Primitive thermophilic Bacteria

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These two phyla represent the best known of several small groups of organisms that are both primitive and deeply branching in the bacterial tree.

They are primitive in that they have changed less than other organisms since their common ancestry, at least in terms of 16S rRNA sequences; the distance from the common ancestor to the modern sequences is shorter for them than for other Bacteria. This does not mean that they are the ancestors of other Bacteria, or that they are any less complex.

They are deeply branching in that their branches connect to the bacterial tree closer to the root than do the other branches. This statement, that these groups are “deeply branching”, comes with two caveats. The first is that it presumes that the bacterial phyla represent distinct “kinds” of creatures regardless of how these phyla are related to one another, in the same way that animal phyla are different “kinds” (evidenced by differences in basic body plan) regardless of the details of how these phyla are related one to another. This is related to the difference between evolutionary rates and modes, and implies that each phylum emerged during a distinct transition. If this is not the case, then “deeply branching” becomes a relative term only; Aquifex and Thermotoga are deeply branching with respect to, for examples, the cyanobacteria, proteobacteria, or Gram-positive Bacteria, but E. coli could be viewed as a deeply-branching mesophile from the perspective of Aquifex and its relatives.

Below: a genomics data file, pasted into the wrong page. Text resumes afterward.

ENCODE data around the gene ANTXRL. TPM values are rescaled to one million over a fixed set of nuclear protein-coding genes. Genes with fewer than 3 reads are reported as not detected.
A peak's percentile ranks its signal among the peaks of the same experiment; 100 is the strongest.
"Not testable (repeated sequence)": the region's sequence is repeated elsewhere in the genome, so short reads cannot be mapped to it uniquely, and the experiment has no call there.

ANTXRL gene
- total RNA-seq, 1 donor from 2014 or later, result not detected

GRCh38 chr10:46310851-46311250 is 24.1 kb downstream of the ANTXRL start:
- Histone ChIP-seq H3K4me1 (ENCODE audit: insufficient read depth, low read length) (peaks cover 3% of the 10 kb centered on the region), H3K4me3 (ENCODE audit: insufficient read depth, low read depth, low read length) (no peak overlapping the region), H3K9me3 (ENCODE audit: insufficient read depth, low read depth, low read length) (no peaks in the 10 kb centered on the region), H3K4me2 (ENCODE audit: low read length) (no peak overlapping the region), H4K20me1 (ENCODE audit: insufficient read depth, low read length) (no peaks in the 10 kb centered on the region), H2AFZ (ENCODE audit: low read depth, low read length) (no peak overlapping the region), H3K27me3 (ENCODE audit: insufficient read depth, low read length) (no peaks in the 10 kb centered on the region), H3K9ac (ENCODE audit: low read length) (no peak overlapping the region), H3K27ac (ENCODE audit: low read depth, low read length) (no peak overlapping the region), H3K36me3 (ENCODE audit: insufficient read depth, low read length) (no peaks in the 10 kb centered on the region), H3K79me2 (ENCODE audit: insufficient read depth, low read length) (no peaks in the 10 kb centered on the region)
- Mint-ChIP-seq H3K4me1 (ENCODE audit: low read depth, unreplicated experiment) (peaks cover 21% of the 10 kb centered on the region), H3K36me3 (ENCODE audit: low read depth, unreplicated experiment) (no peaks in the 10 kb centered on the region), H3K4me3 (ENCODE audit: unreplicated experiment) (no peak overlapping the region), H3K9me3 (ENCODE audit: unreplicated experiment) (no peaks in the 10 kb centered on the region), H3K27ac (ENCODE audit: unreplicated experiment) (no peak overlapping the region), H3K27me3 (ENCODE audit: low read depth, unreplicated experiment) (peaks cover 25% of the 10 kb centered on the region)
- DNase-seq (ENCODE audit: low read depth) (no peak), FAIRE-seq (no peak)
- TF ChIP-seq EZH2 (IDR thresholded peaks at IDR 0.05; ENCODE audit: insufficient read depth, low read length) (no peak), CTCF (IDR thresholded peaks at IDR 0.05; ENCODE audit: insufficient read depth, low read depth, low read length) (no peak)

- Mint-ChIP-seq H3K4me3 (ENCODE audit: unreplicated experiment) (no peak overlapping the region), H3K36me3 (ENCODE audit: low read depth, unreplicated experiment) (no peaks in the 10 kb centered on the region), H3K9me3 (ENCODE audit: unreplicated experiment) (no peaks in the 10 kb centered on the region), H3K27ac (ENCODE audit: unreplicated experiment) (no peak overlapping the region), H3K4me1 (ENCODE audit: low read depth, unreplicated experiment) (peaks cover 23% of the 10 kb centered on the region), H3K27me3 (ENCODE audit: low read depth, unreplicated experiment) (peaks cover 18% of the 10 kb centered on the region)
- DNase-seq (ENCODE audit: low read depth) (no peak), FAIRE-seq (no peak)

The second caveat to the view that these phyla are deeply branching comes from uncertainties inherent in phylogenetic trees, particularly as the result of unequal evolutionary rates. This can result in an artifact in trees known as “long branch attraction”, in which long branches (groups with higher evolutionary rates) are “pushed” toward each other as the result (in part) of underestimating the actual evolutionary distance between them. In the case of the bacterial tree, this may result in the artifactual clustering of the longer branches, excluding the shortest branches into the deeper parts of the tree. One observation in favor of this view is that as more and more diverse sequences are included in the bacterial tree, the more all of the bacterial phyla come closer to seeming to emerge from a single point of radiation.

Even with these caveats in mind, however, it does seem that the deepest branches of the bacterial tree are both thermophilic and primitive. The fact that they are primitive with respect to 16S rRNA sequences may represent only a lower tolerance at high temperatures for the transient non-Watson-Crick base pairs that are the inevitable intermediates of evolutionary change in RNA structures, and may not represent primitiveness in other features of these organisms.